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Angus Journal

The Angus Journal Daily, formerly the Angus e-List, is a compilation of Angus industry news; information about hot topics in the beef industry; and updates about upcoming shows, sales and events. Click here to subscribe.

News Update

February 23, 2017

Here’s the Premium

While the cattle market fell from record highs in 2014 in a steep dive to last fall’s low, the relative demand for quality and premium bids for Angus calves fared better.

“It pays to use Angus genetics in any market,” said Steve Suther, Certified Angus Beef LLC (CAB) director of industry information.

That’s what the 2016 “Here’s the Premium” (HTP) calf price tracking study found in the latest edition of a project started in 1999. Data has been analyzed by Iowa State University livestock economist Lee Schulz since the 2014 study.

“The difference in calf prices between those two years is very wide,” he said, “but the rate of decrease in the Angus premium has been less than the overall feeder cattle price decrease.”

Feeder cattle futures lost nearly half of their value in that time, with a 48.3% drop, Schulz said. The lighter, 5-weight calves targeted in HTP surveys fell more sharply, by nearly 56%. Angus steers held onto more value with a setback of just 32.2% in their premium over non-Angus steers in the same two years.

For more information, view the Angus Media news article online.

850,000 Records Say: Marbling still Matters

Just missed it. Just missing a flight, a deadline for a major rebate, or watching your child’s winning shot at a ball game. The feeling is much the same.

What if you knew you “just missed it” when it comes to cattle qualifying for the Certified Angus Beef® (CAB®) brand?

For many cattle across the United States that’s the difference in a marbling score of 492 versus 500. Those commodity Choice carcasses are just a few fat flecks away from upper two-thirds Choice and their share of the $50 million that packers pay each year for cattle earning that high-quality designation.

“I don’t think many producers know just how close they are to being ‘in the money’ so to speak,” says Justin Sexten, CAB director of supply development. “So many cattle sit right on that line and shifting that line ever so slightly is a big deal.”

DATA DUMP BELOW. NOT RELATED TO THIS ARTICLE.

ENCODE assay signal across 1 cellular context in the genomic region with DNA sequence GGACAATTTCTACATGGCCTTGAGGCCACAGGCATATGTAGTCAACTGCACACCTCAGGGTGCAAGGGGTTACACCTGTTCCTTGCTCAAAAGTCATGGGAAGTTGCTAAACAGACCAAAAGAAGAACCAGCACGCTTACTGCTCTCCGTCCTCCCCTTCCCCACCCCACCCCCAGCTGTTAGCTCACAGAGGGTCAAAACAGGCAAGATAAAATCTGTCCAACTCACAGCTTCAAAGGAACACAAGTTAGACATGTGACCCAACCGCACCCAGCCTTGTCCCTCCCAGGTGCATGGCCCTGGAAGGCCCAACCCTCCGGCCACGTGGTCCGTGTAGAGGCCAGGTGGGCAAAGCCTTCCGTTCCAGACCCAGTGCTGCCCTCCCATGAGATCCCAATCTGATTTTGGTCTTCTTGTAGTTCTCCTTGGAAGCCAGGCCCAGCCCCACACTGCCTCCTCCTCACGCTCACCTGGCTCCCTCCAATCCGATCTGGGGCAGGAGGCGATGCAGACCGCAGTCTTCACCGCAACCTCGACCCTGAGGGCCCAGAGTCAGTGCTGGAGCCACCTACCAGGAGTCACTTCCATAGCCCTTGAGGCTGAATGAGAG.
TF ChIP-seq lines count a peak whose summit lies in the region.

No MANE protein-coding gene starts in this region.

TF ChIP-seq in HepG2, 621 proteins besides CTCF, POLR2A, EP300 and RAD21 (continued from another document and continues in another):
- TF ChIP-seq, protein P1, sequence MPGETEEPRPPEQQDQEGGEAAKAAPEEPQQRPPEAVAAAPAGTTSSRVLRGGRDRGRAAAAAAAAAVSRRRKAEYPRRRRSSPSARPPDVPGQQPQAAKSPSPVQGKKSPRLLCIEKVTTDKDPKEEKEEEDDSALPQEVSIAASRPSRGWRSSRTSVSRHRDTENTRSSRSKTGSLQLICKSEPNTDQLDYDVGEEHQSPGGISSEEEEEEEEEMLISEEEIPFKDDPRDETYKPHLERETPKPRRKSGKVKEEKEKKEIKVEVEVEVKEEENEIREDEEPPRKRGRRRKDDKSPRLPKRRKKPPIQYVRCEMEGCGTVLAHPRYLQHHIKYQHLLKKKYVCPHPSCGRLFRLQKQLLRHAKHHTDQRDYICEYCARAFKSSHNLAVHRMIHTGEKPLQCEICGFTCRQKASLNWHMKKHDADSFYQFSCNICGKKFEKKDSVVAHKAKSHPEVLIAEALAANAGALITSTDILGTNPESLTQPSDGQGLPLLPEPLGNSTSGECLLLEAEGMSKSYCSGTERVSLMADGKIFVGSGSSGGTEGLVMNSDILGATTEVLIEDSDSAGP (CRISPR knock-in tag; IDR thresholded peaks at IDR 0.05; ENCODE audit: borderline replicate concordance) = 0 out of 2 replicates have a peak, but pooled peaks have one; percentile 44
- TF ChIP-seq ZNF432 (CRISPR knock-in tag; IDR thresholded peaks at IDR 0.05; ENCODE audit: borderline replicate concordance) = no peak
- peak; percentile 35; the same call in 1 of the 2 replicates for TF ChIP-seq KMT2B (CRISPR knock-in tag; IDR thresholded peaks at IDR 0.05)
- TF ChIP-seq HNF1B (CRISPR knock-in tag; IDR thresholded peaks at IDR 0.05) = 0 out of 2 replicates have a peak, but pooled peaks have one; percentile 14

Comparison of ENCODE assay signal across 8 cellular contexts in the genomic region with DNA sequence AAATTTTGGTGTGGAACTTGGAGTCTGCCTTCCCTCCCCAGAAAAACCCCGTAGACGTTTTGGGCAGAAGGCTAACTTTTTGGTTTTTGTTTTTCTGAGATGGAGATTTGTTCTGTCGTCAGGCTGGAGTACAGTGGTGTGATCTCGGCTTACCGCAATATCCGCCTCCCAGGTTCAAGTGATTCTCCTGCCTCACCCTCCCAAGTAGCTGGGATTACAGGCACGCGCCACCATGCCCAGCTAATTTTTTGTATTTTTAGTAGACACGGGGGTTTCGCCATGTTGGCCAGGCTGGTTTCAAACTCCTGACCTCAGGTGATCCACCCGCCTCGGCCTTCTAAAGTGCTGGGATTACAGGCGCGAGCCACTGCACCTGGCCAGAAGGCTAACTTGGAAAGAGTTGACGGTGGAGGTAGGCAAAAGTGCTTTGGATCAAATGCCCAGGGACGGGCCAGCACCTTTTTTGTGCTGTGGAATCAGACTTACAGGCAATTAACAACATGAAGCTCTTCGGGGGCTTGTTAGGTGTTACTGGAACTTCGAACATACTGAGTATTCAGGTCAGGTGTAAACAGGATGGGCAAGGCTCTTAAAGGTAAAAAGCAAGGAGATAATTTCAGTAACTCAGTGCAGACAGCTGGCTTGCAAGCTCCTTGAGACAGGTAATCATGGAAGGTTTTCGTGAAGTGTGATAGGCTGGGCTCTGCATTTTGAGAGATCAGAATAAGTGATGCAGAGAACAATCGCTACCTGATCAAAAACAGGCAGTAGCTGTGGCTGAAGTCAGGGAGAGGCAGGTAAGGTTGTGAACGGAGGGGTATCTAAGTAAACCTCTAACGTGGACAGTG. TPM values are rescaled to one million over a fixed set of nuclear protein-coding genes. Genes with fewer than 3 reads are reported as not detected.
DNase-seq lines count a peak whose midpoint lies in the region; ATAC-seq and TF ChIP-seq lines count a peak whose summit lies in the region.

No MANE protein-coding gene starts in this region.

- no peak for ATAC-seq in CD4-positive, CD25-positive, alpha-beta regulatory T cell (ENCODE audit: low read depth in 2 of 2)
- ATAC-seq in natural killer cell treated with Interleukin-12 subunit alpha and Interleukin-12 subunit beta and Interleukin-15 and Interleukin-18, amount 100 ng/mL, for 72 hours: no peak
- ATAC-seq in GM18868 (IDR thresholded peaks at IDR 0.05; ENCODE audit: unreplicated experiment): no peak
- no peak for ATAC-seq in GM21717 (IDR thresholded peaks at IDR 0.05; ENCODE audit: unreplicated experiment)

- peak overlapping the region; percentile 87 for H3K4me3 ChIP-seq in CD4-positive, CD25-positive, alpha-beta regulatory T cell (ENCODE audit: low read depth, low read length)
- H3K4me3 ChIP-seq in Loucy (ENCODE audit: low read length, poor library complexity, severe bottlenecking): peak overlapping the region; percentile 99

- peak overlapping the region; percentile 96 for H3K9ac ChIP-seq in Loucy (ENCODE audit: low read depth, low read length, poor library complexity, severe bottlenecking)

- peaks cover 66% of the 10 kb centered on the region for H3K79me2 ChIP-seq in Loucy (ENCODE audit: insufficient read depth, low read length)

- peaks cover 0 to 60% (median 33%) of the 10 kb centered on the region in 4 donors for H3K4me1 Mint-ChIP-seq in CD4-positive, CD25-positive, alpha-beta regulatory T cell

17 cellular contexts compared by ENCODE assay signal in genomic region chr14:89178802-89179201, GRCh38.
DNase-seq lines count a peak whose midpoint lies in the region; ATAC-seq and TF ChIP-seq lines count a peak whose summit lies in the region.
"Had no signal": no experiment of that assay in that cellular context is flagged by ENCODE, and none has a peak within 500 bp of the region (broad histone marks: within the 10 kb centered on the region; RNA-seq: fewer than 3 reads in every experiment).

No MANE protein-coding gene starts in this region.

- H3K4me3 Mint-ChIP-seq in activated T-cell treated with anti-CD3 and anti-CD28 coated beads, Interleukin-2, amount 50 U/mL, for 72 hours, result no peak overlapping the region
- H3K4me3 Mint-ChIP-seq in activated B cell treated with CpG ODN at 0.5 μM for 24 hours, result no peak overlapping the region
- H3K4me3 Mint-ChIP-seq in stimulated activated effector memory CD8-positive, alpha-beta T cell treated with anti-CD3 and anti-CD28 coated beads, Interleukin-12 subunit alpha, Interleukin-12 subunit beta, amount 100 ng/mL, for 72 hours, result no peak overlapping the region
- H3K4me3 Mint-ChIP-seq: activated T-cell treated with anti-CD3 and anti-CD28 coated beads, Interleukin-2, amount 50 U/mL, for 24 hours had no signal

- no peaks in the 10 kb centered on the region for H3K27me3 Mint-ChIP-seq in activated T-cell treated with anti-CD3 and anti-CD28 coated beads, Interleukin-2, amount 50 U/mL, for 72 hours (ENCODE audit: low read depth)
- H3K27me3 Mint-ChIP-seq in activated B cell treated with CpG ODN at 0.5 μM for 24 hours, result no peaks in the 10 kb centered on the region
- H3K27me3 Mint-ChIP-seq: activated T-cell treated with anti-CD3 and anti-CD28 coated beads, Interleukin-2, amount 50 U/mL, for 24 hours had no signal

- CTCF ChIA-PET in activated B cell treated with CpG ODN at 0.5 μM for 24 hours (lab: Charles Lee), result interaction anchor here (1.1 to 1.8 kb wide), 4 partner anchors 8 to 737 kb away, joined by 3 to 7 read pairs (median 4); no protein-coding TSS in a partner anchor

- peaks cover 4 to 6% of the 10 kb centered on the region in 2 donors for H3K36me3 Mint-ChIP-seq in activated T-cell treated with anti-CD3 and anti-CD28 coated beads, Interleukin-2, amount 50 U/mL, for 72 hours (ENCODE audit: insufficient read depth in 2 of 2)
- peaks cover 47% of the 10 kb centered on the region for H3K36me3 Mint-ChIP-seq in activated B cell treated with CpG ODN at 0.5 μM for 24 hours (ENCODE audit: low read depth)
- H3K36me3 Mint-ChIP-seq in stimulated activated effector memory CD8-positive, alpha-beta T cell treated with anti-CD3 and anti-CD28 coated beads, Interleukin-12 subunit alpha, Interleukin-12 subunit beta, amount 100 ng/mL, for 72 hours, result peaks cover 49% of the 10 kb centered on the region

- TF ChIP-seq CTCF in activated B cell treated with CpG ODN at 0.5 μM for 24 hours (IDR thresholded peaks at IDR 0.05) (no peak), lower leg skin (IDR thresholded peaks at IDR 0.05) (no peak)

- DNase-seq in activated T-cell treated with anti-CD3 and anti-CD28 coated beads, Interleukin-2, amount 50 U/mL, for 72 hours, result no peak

For more information, view the Angus Media news article online.

Beef Leaders Institute Reaches 10-year Milestone

The Beef Leaders Institute (BLI) is a premier leadership experience for American Angus Association members that provides a look into the entire beef supply chain, while enhancing participant knowledge of the Association and strengthening their leadership skills.

Now in its 10th year, Angus producers between 25-45 years old are invited to apply for the five-day tour hosted June 19-23, 2017. Applications are due by March 1.

Thanks to generous support from the Angus Foundation, BLI offers producers a chance to tour all facets of the beef production line. With a trip to the Association, tours to feedlots, harvesting and packing plants and industry leading genomic companies, all the way to Certified Angus Beef LLC (CAB) in Wooster, Ohio, Angus cattlemen and women receive elite hands-on learning and insight into quality cattle production.

Read more in the Angus Media news article online.

Planning Ahead

Many cattle operations are multi-generational enterprises. That means that at some point a successor is going to have to take over the operation from the previous generation. Farm succession planning can be tricky and fraught with tough decisions.

Danny Klinefelter, Texas A&M professor and extension agriculture economist, was a recent guest on Angus Talk, a weekly radio program on Rural Radio, Channel 147. Tune in at 10 a.m. CST each Saturday morning on SiriusXM Radio.

Q: When considering a succession plan, how do beef producers get started?

A: I think one of the things you need to do, and people see this as kind of academic, they really need to have a statement of vision and some goals. “What are we about? What are we trying to accomplish?” They’ve got to be able to maintain good financial information, because almost all these decisions are going to have a financial consequence or are only going to be possible if they have strong finances.

The other thing as they’re going along, they need to be thinking about what attributes the succeeding generation is going to need as the cattle business and economy move forward.

Continue reading in the Angus Media news article online.

Capturing Value of Genetics and Management

Two cow-calf producers shared their perspectives on “capturing value” for calves during a Cattlemen’s College® session Feb. 1 at the 2017 Cattle Industry Convention in Nashville, Tenn. Making remarks were Richard Meadows of Alabama-based Meadows Creek Farm and Sam Hands of Kansas-based Triangle H Grain & Cattle Co.

Meadows shared how his family operation has grown into a seedstock and commercial entity over the past three decades by working with others and looking for opportunities to add value. What began as a small herd from 4-H show animals has now evolved into working with cooperator herds and marketing 150-170 2-year-old Angus and Charolais bulls via three annual sales.

Meadows credited their growth to “finding the right people” with whom to work. This has included establishing the Southeast Alabama Feeder Calf Sale, which he and a majority of his customers sell calves through as a means to offer uniform lots in greater quantities. During the years they’ve added protocols for vaccinations, preconditioning and, most recently, even offering promotion for genetic data on calves.

For more information, view the Angus Media news article online.



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